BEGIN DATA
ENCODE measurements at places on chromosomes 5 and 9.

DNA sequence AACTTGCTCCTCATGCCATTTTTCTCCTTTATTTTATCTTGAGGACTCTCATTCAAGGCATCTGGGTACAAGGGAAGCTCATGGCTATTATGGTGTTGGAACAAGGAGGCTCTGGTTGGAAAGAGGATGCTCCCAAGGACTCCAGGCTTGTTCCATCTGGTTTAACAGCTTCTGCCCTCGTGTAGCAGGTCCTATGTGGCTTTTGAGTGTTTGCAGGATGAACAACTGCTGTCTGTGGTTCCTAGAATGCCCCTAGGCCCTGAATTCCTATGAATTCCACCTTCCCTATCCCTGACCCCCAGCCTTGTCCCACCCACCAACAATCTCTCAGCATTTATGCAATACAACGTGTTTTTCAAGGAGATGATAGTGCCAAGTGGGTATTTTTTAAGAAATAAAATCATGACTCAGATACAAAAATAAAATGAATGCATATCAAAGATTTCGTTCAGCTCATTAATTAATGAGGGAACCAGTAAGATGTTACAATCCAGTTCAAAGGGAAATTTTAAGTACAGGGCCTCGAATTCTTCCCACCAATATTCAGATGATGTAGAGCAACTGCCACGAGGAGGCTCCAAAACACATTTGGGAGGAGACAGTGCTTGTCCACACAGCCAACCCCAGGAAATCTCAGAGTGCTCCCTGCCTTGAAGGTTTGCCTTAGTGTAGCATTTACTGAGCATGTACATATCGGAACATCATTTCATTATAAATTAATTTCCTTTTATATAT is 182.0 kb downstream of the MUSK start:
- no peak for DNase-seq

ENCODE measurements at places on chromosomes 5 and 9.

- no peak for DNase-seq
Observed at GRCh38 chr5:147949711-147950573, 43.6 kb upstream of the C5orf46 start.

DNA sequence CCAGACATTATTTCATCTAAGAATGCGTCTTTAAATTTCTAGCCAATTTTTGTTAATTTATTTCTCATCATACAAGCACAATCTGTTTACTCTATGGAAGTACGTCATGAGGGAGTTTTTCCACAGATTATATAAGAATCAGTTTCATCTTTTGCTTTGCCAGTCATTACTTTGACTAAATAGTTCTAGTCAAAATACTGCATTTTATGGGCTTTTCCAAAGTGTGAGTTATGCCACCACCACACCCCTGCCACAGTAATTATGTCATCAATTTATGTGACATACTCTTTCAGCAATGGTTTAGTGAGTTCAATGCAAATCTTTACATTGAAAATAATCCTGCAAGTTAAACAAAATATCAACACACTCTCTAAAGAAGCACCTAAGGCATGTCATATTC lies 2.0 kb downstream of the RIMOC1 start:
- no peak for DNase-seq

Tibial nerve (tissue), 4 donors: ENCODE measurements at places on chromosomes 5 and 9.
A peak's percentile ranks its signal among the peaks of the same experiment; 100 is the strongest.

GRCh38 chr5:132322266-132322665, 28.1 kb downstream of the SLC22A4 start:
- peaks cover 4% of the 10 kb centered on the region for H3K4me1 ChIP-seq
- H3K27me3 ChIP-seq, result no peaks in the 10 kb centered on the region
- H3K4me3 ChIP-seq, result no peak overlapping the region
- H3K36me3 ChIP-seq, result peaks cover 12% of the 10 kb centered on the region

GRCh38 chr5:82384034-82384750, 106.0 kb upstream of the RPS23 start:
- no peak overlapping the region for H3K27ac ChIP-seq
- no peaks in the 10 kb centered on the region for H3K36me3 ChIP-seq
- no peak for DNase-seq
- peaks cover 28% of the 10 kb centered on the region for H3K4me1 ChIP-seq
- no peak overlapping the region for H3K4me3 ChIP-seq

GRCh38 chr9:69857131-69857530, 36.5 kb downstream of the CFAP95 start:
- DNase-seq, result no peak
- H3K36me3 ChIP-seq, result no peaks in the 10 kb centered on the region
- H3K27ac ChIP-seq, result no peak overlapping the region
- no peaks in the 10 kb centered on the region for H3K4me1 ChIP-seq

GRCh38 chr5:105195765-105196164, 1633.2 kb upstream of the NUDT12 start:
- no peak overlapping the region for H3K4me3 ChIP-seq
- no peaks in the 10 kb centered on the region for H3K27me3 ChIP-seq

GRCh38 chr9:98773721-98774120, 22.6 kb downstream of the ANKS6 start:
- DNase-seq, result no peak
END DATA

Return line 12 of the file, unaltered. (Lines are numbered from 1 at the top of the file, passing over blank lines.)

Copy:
- peaks cover 4% of the 10 kb centered on the region for H3K4me1 ChIP-seq